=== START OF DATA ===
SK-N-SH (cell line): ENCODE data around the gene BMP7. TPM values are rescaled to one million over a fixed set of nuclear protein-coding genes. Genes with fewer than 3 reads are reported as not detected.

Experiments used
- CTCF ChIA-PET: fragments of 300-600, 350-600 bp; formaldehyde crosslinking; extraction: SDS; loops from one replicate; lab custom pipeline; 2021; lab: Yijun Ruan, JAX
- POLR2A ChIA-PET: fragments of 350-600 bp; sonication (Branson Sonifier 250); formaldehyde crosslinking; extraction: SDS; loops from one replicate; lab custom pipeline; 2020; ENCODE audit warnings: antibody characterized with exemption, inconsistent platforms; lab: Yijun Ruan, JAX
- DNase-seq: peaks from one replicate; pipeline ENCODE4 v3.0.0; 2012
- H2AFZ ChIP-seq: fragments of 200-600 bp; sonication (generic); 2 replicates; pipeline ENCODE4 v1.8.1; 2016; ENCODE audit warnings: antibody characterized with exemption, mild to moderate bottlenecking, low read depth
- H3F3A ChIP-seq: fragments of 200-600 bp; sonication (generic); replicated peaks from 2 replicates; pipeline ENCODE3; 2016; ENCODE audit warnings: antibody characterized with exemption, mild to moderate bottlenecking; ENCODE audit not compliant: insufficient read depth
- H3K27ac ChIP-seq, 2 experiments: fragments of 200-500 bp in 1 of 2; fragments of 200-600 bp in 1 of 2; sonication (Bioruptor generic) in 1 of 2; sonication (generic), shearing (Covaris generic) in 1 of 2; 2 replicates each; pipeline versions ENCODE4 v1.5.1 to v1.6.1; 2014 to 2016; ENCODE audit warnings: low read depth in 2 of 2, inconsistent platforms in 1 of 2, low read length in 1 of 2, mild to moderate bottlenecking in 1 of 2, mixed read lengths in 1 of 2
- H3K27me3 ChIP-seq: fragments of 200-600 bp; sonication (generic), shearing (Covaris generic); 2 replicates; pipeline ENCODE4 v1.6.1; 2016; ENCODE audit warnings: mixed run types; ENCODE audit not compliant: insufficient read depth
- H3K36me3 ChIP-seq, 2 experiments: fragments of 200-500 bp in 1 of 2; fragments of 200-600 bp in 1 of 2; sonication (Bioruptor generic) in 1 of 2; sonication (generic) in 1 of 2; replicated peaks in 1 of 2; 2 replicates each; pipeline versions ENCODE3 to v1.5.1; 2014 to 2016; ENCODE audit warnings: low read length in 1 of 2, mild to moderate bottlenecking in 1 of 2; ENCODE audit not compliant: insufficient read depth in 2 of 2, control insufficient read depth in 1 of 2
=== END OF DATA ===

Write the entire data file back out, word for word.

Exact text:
SK-N-SH (cell line): ENCODE data around the gene BMP7. TPM values are rescaled to one million over a fixed set of nuclear protein-coding genes. Genes with fewer than 3 reads are reported as not detected.

Experiments used
- CTCF ChIA-PET: fragments of 300-600, 350-600 bp; formaldehyde crosslinking; extraction: SDS; loops from one replicate; lab custom pipeline; 2021; lab: Yijun Ruan, JAX
- POLR2A ChIA-PET: fragments of 350-600 bp; sonication (Branson Sonifier 250); formaldehyde crosslinking; extraction: SDS; loops from one replicate; lab custom pipeline; 2020; ENCODE audit warnings: antibody characterized with exemption, inconsistent platforms; lab: Yijun Ruan, JAX
- DNase-seq: peaks from one replicate; pipeline ENCODE4 v3.0.0; 2012
- H2AFZ ChIP-seq: fragments of 200-600 bp; sonication (generic); 2 replicates; pipeline ENCODE4 v1.8.1; 2016; ENCODE audit warnings: antibody characterized with exemption, mild to moderate bottlenecking, low read depth
- H3F3A ChIP-seq: fragments of 200-600 bp; sonication (generic); replicated peaks from 2 replicates; pipeline ENCODE3; 2016; ENCODE audit warnings: antibody characterized with exemption, mild to moderate bottlenecking; ENCODE audit not compliant: insufficient read depth
- H3K27ac ChIP-seq, 2 experiments: fragments of 200-500 bp in 1 of 2; fragments of 200-600 bp in 1 of 2; sonication (Bioruptor generic) in 1 of 2; sonication (generic), shearing (Covaris generic) in 1 of 2; 2 replicates each; pipeline versions ENCODE4 v1.5.1 to v1.6.1; 2014 to 2016; ENCODE audit warnings: low read depth in 2 of 2, inconsistent platforms in 1 of 2, low read length in 1 of 2, mild to moderate bottlenecking in 1 of 2, mixed read lengths in 1 of 2
- H3K27me3 ChIP-seq: fragments of 200-600 bp; sonication (generic), shearing (Covaris generic); 2 replicates; pipeline ENCODE4 v1.6.1; 2016; ENCODE audit warnings: mixed run types; ENCODE audit not compliant: insufficient read depth
- H3K36me3 ChIP-seq, 2 experiments: fragments of 200-500 bp in 1 of 2; fragments of 200-600 bp in 1 of 2; sonication (Bioruptor generic) in 1 of 2; sonication (generic) in 1 of 2; replicated peaks in 1 of 2; 2 replicates each; pipeline versions ENCODE3 to v1.5.1; 2014 to 2016; ENCODE audit warnings: low read length in 1 of 2, mild to moderate bottlenecking in 1 of 2; ENCODE audit not compliant: insufficient read depth in 2 of 2, control insufficient read depth in 1 of 2